View Full Version : I'm confused about anti-fouling paint

08-09-2001, 10:53 AM
Is the only purpose of anti-fouling paint to stop the growth of vegetation/critters? Or does it also help protect the wood from rot and decay? I'm in the middle of the U.S.A and on a fresh water lake. Thanks in advance, this is my first post, but I've been reading and researching this site in the "stealth" mode for a few months. It's a great help to new boat owners such as myself, Randy

Keith Wilson
08-09-2001, 11:46 AM
The purpose of anti-fouling is to keep critters off. Anti-fouling is basically poison (generally copper oxide) with just enough paint to hold it to the boat. Ordinary paint will protect the wood better if you don't have to worry about marine life. I've also used epoxy with graphite (on plywood) below the waterline to good effect . Trailered boats don't need to use anti-fouling, and a lot of small boats here in Minnesota are kept on moorings with no anti-fouling at all (cold water, short season).

08-09-2001, 11:57 AM
RandyW.,The simple answer is no.
I dont know if any claims are made by mfgs.but all bottom paints are easily permeated by water.Their toxics release or the paint sluffs and wears out,so they are not a protective covering.
Underwater wood gets completely soaked and that actually prevents rot.
I'm sure the pros. can answer this better.
To my knowledge,the spores in the wood that spring to life as rot, are kick started by a certain % of moisture,combined with a specific temp.range and O2 level.That is why completely submerged wood does not rot where wood at frame ends near the keelson are frequently soft.Same for the wood at the waterline that cycles through wet dry periods and is under a swim step.

[This message has been edited by dasboat (edited 08-09-2001).]

[This message has been edited by dasboat (edited 08-09-2001).]

08-09-2001, 12:52 PM
Thanks much for the replies, the boat is a 42' and stays in the water year-round. I scuba'd the hull and there's no vegetation or growths on it and all the planks appear to be solid and tight with good paint on them. I hate to pull it just to put another couple of coats on when the current bottom seems to be doing a good job. Randy

08-09-2001, 02:33 PM
RandyW,coupla q's.Fresh or salt water?
Whydya scuba da bottom before?
How long havya owned her?
How familiar areya with tha waters yer in as far as groin stuff on bottoms?
Say more,because the answers may change>

08-09-2001, 04:14 PM
I'm in a fresh water lake in Missouri and the boat's a Trojan FBMY that I'm considering buying. Beautiful old boat, but people around here have a fear of wood boats. I've exhausted myself looking over the boat inside and out and wanted to make sure I knew as much as I could about it before I made an offer. So I put some gear on and spent some time underneath making sure that the bottom looked as promising as the bilge(very dry for a wood boat based on my limited experience). I've had a 33' Trojan for the past year or so and am learning as much as I can. Had some interesting times with my marina and am learning some lessons the hard way! Randy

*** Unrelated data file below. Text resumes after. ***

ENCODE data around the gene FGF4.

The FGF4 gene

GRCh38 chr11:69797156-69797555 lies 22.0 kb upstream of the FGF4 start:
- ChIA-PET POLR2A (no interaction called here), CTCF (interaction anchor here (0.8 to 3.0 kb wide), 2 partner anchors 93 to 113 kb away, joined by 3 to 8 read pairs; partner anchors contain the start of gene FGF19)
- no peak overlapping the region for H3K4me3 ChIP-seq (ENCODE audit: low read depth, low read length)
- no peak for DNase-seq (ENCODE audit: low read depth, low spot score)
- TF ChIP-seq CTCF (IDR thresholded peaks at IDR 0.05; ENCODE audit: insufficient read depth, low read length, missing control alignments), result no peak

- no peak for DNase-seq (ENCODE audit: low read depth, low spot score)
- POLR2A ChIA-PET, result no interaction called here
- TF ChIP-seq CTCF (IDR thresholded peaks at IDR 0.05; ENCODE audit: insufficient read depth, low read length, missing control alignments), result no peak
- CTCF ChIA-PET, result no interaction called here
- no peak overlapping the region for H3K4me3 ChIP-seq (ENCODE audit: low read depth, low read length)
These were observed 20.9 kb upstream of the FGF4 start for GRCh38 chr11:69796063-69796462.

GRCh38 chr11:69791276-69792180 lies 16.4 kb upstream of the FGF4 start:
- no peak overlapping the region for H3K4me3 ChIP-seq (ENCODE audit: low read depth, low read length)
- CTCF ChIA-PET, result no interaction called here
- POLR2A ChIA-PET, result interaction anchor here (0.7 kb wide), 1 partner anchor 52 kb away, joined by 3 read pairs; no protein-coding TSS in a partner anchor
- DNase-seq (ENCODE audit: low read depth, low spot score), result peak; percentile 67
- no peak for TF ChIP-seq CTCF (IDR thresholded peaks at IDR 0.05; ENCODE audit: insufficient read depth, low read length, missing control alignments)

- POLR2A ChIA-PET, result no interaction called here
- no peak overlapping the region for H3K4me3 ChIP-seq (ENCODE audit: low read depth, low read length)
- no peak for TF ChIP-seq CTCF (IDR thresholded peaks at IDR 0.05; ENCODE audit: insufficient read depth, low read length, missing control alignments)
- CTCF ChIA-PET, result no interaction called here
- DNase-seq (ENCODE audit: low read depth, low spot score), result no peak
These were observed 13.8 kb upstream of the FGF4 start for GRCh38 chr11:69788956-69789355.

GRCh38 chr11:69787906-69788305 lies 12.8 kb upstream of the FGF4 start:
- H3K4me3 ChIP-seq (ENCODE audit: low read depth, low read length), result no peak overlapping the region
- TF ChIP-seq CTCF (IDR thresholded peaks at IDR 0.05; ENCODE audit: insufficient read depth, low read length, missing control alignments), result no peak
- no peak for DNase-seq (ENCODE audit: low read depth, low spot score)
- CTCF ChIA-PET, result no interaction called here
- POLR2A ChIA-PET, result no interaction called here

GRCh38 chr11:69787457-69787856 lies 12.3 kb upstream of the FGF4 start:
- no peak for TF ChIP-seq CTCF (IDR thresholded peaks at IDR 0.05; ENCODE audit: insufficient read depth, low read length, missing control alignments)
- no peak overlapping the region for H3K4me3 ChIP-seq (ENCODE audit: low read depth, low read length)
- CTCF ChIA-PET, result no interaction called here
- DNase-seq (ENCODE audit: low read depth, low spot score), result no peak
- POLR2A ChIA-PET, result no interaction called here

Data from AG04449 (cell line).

Dale Harvey
08-09-2001, 04:41 PM
An old Trojan that dosn't have rot in the windows and deck edges, has spent its life kept in covered storage, or was reworked early on. If the shed dosn't come with the boat, it will be much more expensive to keep it going. Rot in the tops of the frames and deckbeams may work from the center out. Can be real hard to see. Check closely around the Keel/keelson area and top inside of the transom. Also stem and apron. Keep it in Missouri, as further south it will disintigrate no matter what you do to it.

Don Z.
08-09-2001, 04:42 PM
OK, I'll say it before Bob does.


08-09-2001, 05:00 PM
Surveyor is on the way (but I'm a curious fella who can't stand to let somebody else do ALL the poking and prying!). She does have a little dry rot just below the deck in two places, that's what made me worry about the bottom. We keep them in covered slips out here and she appears to have been well maintained prior to the current owner (who has moved away and cannot spend time on her).

08-09-2001, 05:11 PM
DonZ,Took the words out of the mouths of 90% of this forums members.
Randy W,your on the right track.Be sure your surveyor is very knowledgable about wood boats.
If there aren't many woodies in your area he may not have lots of experience,which is what you want.
Dont be shy about asking him to refer you to the last 3 or 4 woodies he has done.If he gives you references,do check them out.Also check with yards and brokers and see what his rep.is.
ps.There ain't a person on this forum who has not fallen love with a pretty pile of wood that floats.Be sure this is more than that.

[This message has been edited by dasboat (edited 08-09-2001).]

08-09-2001, 05:32 PM
Ha! According to my wife, I fall in love with piles of anything that looks like it needs a good home! "Look,Honey, this 42' boat just followed me home! Can I keep it??" Thanks to all of you for your help, I've asked the surveyor if I can tag along and have him explain what he finds and he thinks that would be a fine idea. We'll see what he finds that I've missed. Randy

08-09-2001, 07:07 PM
Go for it Randy.Hows about some pictures and narrative of the survey/purchase process???